This article will feature in Issue 38: Language and Culture

 “We are today in the midst of one of the greatest crises of civilisation. A wave of barbarism is sweeping over the world… threatening to destroy everything that is best in human society”. 

Ernest Simon

Given the rise of demagogic authoritarian leaders, such a statement appears to be a tragically apt description of the state of international affairs today. Furthermore, this rise has been accompanied in recent years by exponential levels of automation which, instead of freeing people from the toil of labour, has failed to eradicate poverty and made work more insecure. Whilst automation should allow us to lead “leisured lives, free to pursue the true, the good, and the beautiful”, there has actually been a “frightful failure in our civilisation” given that “poverty and distress exist in the midst of a glut”. Whilst these words may suitably illustrate contemporary society, they were actually spoken in the 1930s by an industrialist from Manchester called Ernest Simon (1879-1960) in the context of economic crisis and the spread of totalitarianism in Europe. Simon, however, was not a prophet of doom, but was actively engaged in cultivating Britain’s democratic culture. In our current epoch marked by similar crises, we can learn much from exploring how Simon believed citizenship education could strengthen democracy and foster prosperity.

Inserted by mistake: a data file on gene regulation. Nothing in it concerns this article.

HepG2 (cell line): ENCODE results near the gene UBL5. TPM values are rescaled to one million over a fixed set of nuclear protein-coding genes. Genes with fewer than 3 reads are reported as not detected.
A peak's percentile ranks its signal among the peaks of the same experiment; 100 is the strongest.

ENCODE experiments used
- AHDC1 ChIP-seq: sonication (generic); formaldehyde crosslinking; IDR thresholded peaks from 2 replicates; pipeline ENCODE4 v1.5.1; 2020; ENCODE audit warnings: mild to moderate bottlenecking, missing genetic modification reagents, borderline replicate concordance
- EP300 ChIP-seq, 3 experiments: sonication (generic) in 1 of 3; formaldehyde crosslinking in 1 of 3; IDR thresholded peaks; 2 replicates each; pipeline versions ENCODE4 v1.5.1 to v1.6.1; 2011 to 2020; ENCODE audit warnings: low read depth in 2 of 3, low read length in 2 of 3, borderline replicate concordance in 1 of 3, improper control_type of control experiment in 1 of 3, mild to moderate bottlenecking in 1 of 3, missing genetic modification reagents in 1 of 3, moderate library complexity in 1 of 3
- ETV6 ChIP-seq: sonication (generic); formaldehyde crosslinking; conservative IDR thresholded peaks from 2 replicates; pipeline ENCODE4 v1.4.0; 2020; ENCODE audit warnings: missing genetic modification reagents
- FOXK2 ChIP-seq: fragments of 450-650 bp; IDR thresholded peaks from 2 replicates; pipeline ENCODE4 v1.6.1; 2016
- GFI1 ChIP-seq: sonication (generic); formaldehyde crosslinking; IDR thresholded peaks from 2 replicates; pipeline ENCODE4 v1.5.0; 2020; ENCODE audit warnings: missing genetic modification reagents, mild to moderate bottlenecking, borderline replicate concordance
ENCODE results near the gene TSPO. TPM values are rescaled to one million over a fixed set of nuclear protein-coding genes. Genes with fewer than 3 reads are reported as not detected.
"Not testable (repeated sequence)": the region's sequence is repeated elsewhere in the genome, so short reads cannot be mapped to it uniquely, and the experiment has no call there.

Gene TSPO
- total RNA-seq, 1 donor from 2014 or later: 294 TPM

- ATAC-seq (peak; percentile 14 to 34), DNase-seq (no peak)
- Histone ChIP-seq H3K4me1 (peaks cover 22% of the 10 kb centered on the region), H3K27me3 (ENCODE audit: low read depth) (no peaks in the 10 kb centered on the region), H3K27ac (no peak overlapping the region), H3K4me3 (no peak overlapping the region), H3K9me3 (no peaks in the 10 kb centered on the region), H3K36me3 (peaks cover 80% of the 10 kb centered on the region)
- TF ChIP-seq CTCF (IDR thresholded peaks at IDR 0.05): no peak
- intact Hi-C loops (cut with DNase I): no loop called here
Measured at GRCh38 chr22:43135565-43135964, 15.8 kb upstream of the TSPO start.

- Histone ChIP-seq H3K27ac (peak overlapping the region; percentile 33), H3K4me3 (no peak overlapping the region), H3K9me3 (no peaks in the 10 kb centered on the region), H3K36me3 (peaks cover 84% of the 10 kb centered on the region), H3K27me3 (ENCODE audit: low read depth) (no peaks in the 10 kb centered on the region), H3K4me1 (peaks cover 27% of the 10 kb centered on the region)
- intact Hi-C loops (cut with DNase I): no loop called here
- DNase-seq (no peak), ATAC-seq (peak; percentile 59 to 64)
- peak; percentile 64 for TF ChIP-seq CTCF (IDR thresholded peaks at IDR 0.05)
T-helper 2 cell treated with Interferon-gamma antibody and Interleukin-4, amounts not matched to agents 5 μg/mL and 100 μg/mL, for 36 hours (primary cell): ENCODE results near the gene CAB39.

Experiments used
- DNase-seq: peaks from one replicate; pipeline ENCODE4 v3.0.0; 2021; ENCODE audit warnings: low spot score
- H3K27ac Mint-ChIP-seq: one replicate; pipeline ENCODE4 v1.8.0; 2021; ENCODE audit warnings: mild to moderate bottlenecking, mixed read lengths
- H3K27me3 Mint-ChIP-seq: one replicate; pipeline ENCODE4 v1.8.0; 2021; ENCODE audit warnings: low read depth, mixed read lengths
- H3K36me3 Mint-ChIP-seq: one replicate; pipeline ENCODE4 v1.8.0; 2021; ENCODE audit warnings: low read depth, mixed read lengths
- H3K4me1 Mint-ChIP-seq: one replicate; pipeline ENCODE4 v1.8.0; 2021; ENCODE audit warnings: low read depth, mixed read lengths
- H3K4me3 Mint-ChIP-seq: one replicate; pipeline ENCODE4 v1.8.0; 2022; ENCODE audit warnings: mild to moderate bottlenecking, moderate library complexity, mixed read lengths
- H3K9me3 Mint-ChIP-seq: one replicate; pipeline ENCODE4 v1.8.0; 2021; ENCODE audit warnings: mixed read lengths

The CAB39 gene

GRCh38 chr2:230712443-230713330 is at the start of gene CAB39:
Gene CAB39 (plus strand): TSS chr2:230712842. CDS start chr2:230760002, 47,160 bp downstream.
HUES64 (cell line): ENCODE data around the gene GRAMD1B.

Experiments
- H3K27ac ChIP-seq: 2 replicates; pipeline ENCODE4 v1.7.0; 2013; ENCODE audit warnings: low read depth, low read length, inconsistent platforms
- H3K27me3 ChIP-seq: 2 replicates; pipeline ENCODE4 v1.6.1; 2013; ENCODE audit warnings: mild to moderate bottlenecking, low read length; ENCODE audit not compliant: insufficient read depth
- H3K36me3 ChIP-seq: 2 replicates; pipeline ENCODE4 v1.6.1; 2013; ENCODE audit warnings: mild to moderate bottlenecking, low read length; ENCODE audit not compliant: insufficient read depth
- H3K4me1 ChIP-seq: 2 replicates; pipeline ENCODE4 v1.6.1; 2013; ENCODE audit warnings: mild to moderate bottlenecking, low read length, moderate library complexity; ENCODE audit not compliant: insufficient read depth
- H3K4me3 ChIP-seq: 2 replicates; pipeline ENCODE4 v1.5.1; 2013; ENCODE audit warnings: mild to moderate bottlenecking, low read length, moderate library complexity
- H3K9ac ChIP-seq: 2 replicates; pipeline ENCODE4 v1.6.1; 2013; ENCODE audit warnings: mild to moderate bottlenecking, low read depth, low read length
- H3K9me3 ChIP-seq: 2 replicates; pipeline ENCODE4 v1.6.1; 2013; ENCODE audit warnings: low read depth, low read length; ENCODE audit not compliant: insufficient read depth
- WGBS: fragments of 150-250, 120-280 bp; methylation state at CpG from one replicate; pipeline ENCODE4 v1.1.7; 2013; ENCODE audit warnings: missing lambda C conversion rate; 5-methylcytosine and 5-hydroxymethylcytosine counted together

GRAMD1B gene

Simon was the son of German immigrants who had settled in Manchester. Together with his wife Shena (née Potter) he was a leading social reformer. Involved in politics at the national and local level, Simon dreamed of a flourishing democracy. As Lord Mayor of Manchester in 1921, Simon called on the city’s inhabitants to emulate the civic virtue of the Athenian citizens of the fifth century BCE so that they could replicate Athens’ great feats. The following decade, worried that not enough was being done to safeguard democracy, Simon co-founded the Association for Education in Citizenship with Eva Hubback in 1934. The association garnered the interest of prominent figures from across the political spectrum with a conference hosted by the association in 1937 seeing speeches from Clement Attlee, William Beveridge, and Viscount Halifax.